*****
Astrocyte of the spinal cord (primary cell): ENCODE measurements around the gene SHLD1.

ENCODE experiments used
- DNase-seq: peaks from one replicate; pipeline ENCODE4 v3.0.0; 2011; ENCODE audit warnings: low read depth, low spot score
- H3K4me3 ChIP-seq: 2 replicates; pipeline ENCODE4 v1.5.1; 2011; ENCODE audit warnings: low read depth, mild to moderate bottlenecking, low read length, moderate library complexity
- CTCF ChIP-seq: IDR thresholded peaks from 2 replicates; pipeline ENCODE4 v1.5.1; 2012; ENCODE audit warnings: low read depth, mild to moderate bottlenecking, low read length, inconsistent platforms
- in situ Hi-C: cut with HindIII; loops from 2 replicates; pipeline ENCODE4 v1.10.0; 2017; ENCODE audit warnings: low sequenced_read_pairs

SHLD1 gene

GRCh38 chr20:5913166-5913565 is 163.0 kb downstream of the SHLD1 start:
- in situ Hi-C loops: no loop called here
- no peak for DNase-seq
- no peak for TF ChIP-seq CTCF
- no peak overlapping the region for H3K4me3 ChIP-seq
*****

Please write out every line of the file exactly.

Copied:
Astrocyte of the spinal cord (primary cell): ENCODE measurements around the gene SHLD1.

ENCODE experiments used
- DNase-seq: peaks from one replicate; pipeline ENCODE4 v3.0.0; 2011; ENCODE audit warnings: low read depth, low spot score
- H3K4me3 ChIP-seq: 2 replicates; pipeline ENCODE4 v1.5.1; 2011; ENCODE audit warnings: low read depth, mild to moderate bottlenecking, low read length, moderate library complexity
- CTCF ChIP-seq: IDR thresholded peaks from 2 replicates; pipeline ENCODE4 v1.5.1; 2012; ENCODE audit warnings: low read depth, mild to moderate bottlenecking, low read length, inconsistent platforms
- in situ Hi-C: cut with HindIII; loops from 2 replicates; pipeline ENCODE4 v1.10.0; 2017; ENCODE audit warnings: low sequenced_read_pairs

SHLD1 gene

GRCh38 chr20:5913166-5913565 is 163.0 kb downstream of the SHLD1 start:
- in situ Hi-C loops: no loop called here
- no peak for DNase-seq
- no peak for TF ChIP-seq CTCF
- no peak overlapping the region for H3K4me3 ChIP-seq